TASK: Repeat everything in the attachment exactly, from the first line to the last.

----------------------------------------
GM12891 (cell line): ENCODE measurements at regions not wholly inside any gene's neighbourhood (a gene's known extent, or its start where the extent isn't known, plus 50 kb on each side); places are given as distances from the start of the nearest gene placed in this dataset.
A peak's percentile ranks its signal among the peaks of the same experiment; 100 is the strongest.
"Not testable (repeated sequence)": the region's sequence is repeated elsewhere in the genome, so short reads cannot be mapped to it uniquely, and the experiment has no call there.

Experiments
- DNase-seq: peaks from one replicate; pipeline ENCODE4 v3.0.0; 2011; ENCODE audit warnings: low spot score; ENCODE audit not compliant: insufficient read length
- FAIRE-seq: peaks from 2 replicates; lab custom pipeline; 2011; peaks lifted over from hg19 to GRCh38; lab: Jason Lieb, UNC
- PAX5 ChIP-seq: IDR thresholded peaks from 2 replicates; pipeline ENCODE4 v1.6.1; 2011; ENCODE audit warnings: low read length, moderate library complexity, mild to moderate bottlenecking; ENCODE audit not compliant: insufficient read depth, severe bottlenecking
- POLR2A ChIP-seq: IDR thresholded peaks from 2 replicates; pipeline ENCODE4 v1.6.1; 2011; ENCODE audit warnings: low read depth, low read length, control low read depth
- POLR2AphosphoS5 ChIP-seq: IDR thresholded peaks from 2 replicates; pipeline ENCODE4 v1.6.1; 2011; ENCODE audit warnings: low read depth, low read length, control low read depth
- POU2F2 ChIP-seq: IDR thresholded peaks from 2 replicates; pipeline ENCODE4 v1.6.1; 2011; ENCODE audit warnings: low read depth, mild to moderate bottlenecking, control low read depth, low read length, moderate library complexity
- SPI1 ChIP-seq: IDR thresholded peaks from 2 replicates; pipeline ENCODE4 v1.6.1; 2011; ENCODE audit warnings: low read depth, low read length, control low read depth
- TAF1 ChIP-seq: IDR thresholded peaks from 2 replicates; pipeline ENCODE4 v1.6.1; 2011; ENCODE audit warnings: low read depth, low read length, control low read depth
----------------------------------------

GM12891 (cell line): ENCODE measurements at regions not wholly inside any gene's neighbourhood (a gene's known extent, or its start where the extent isn't known, plus 50 kb on each side); places are given as distances from the start of the nearest gene placed in this dataset.
A peak's percentile ranks its signal among the peaks of the same experiment; 100 is the strongest.
"Not testable (repeated sequence)": the region's sequence is repeated elsewhere in the genome, so short reads cannot be mapped to it uniquely, and the experiment has no call there.

Experiments
- DNase-seq: peaks from one replicate; pipeline ENCODE4 v3.0.0; 2011; ENCODE audit warnings: low spot score; ENCODE audit not compliant: insufficient read length
- FAIRE-seq: peaks from 2 replicates; lab custom pipeline; 2011; peaks lifted over from hg19 to GRCh38; lab: Jason Lieb, UNC
- PAX5 ChIP-seq: IDR thresholded peaks from 2 replicates; pipeline ENCODE4 v1.6.1; 2011; ENCODE audit warnings: low read length, moderate library complexity, mild to moderate bottlenecking; ENCODE audit not compliant: insufficient read depth, severe bottlenecking
- POLR2A ChIP-seq: IDR thresholded peaks from 2 replicates; pipeline ENCODE4 v1.6.1; 2011; ENCODE audit warnings: low read depth, low read length, control low read depth
- POLR2AphosphoS5 ChIP-seq: IDR thresholded peaks from 2 replicates; pipeline ENCODE4 v1.6.1; 2011; ENCODE audit warnings: low read depth, low read length, control low read depth
- POU2F2 ChIP-seq: IDR thresholded peaks from 2 replicates; pipeline ENCODE4 v1.6.1; 2011; ENCODE audit warnings: low read depth, mild to moderate bottlenecking, control low read depth, low read length, moderate library complexity
- SPI1 ChIP-seq: IDR thresholded peaks from 2 replicates; pipeline ENCODE4 v1.6.1; 2011; ENCODE audit warnings: low read depth, low read length, control low read depth
- TAF1 ChIP-seq: IDR thresholded peaks from 2 replicates; pipeline ENCODE4 v1.6.1; 2011; ENCODE audit warnings: low read depth, low read length, control low read depth